With the ATP Tour returning this week at the Western & Southern Open, players will want to get off to a quick start. Early momentum, especially at an ATP Masters 1000 event, could prove key to a strong end to the season.
But according to Gil Reyes, who is known for his work as Andre Agassi’s strength and conditioning coach, players should not get too far ahead of themselves if they don’t come out of the gates firing.
“No one pulled away from you while you were out. Don’t panic, just play. As you were. Pick up where you were because you had no other choice,” Reyes told ATPTour.com. “You don’t have many matches under your belt… My advice is just the facts themselves: nobody else has been playing, either. You want to win, but so do they. You’re not as sharp, but neither are they. You’re rested, but so are they.
“I’m not sure that anyone is really ready because nobody’s had to go through this before. It’s hard to measure anything now because there is no precedent for this… Nobody really knows. When you get out there, get ready to run.”
Reyes points out that it’s normal for athletes to have time off when they’re hurt. But during that time a player wonders whether the pack is closing in or pulling away. In this special circumstance, everyone has been out of competition.
“You need to get out there, you need to get your matches. Mentally you’re behind because you’re seeing peers playing and in this case nobody’s playing. That’s going to be a tough thing mentally for everybody,” Reyes said. “This is unique in the sense that everybody is coming out shaking off the cobwebs.”
Reyes described tennis as a sport of timing and reflex, from the hand-eye coordination to the geometry and the physics that are employed in points. Players use angles, spin, speed, calculate the bounce and more. It will be a lot to process immediately in a live match for the first time, making maintaining positivity essential.
“Don’t expect yourself to be match sharp because you’re not going to be,” Reyes said. “But hope everything else is ready, because it won’t be long before they open all the gates and here we go.”
A player whom Reyes works with in Las Vegas from time to time is 36-year-old Spaniard Fernando Verdasco. The veteran visited with Reyes just before the ATP Tour was suspended due to COVID-19 in March. The fitness coach says one of the big keys for the Spaniard during this time was maintaining his physicality.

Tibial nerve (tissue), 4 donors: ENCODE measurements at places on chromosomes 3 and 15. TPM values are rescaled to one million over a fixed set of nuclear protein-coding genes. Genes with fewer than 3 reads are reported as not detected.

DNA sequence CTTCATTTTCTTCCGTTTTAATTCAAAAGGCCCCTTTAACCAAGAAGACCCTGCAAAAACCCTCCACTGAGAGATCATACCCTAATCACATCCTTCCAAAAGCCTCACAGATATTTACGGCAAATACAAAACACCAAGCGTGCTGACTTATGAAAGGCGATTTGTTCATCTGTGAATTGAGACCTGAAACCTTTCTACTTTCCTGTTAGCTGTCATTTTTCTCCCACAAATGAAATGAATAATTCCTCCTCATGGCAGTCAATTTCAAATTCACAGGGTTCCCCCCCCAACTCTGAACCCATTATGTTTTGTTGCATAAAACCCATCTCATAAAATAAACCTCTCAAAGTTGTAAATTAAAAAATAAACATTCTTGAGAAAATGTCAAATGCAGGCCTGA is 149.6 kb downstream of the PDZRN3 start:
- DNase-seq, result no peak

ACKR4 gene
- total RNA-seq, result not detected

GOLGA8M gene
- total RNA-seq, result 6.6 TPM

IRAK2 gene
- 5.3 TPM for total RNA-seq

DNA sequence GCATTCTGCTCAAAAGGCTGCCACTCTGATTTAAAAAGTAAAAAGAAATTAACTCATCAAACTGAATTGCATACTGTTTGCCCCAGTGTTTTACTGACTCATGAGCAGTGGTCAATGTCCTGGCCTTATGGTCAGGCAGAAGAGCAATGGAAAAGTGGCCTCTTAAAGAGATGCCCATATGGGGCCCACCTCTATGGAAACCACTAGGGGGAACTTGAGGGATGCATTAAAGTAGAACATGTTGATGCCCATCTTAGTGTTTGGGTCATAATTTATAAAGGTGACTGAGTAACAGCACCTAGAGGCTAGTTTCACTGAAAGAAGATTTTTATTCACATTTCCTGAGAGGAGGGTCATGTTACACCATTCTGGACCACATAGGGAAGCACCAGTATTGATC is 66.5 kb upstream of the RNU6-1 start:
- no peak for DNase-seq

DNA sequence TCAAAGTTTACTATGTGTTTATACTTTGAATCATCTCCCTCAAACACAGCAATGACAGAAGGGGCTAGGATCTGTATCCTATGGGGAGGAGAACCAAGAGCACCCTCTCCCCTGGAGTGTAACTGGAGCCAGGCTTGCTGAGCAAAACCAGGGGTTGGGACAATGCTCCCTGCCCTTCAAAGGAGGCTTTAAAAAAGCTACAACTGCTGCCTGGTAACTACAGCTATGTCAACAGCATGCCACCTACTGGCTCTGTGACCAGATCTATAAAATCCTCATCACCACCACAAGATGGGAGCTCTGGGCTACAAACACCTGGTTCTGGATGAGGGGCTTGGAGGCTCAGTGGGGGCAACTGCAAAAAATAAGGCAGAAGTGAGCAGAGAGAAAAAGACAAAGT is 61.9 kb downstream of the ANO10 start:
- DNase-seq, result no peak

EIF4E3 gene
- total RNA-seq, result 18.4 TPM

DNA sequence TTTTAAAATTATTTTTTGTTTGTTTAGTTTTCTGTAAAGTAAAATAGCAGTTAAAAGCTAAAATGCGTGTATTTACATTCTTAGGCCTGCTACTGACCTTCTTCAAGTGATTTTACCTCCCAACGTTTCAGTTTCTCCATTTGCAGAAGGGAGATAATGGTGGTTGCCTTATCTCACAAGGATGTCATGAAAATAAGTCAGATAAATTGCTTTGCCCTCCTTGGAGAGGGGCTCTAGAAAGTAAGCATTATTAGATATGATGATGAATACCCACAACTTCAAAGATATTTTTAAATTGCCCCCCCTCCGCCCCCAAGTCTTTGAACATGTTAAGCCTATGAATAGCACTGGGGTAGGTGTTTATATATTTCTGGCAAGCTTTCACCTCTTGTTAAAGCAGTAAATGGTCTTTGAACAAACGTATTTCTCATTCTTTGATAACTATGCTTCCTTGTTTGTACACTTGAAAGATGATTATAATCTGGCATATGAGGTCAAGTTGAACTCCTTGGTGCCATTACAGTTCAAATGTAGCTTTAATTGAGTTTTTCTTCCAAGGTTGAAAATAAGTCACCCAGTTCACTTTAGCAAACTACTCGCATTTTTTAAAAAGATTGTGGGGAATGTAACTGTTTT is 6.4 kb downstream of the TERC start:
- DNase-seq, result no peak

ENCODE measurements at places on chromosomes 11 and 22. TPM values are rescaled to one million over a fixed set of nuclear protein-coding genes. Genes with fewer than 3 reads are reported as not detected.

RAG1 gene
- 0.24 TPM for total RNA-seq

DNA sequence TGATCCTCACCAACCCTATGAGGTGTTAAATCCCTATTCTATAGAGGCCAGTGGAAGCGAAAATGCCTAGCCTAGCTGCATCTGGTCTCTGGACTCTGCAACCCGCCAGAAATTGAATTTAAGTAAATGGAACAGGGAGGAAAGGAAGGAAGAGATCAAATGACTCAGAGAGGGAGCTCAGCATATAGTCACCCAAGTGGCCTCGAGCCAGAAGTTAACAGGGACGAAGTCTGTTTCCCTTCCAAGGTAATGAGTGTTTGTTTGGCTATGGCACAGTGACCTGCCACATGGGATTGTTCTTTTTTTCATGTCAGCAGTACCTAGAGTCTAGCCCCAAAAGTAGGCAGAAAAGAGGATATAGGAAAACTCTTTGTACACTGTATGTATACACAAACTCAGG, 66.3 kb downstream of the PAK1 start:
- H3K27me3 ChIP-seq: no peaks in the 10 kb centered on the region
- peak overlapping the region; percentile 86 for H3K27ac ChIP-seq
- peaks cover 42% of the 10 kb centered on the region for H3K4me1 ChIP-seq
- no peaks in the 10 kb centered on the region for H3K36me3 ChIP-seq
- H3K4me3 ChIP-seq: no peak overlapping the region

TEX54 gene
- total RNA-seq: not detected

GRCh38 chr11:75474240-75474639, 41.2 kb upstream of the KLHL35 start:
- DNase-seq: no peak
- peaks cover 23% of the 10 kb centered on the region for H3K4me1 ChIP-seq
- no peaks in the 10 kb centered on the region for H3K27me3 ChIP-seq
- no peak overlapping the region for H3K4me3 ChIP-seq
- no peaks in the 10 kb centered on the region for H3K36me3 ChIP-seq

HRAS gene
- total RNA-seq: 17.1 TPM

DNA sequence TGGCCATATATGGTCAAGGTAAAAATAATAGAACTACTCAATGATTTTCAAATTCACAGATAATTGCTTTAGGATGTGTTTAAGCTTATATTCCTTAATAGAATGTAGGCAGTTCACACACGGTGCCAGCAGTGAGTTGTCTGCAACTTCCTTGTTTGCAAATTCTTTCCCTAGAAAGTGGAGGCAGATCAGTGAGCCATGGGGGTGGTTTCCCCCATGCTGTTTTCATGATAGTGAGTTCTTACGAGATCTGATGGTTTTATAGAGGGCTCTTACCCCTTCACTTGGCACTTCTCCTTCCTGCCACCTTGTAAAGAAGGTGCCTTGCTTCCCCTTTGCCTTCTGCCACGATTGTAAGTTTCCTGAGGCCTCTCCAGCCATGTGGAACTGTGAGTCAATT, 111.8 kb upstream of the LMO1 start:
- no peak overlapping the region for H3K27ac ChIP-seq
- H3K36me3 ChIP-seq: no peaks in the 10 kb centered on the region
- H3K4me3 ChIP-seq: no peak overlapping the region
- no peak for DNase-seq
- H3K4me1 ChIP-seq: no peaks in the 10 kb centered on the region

“His calling card is his strength, his physicality. If you ask 10 people to describe his game, I’m going to guess nine would say power,” Reyes said. “When he was here we certainly discussed wear and tear. It will be a detriment to you if you push and you redline on every workout because now you’re asking your body to endure.
“Fernando just needs to stay fit for sure, stay strong. You’re not going to forget how to play. He’s been hitting since he was a little boy and hitting in a pretty unique way, so he just does it. He doesn’t need to play and work so much. He just needs to stay physically sharp because that is connected directly to his and every athlete’s head. They know when they feel good and strong out there and they know when they don’t.”
Reyes is interested to see how the return plays out.
“I think everybody is going to be ready. I really do. I think the war horses are going to be ready because they’re rested. I think the young warriors are going to be chomping at the bit because they haven’t been playing. I think it’s going to be really good,” Reyes said. “We don’t know about the timing in the first tournament or two, but I think this will in a weird way produce some good results physically for our tennis athletes.”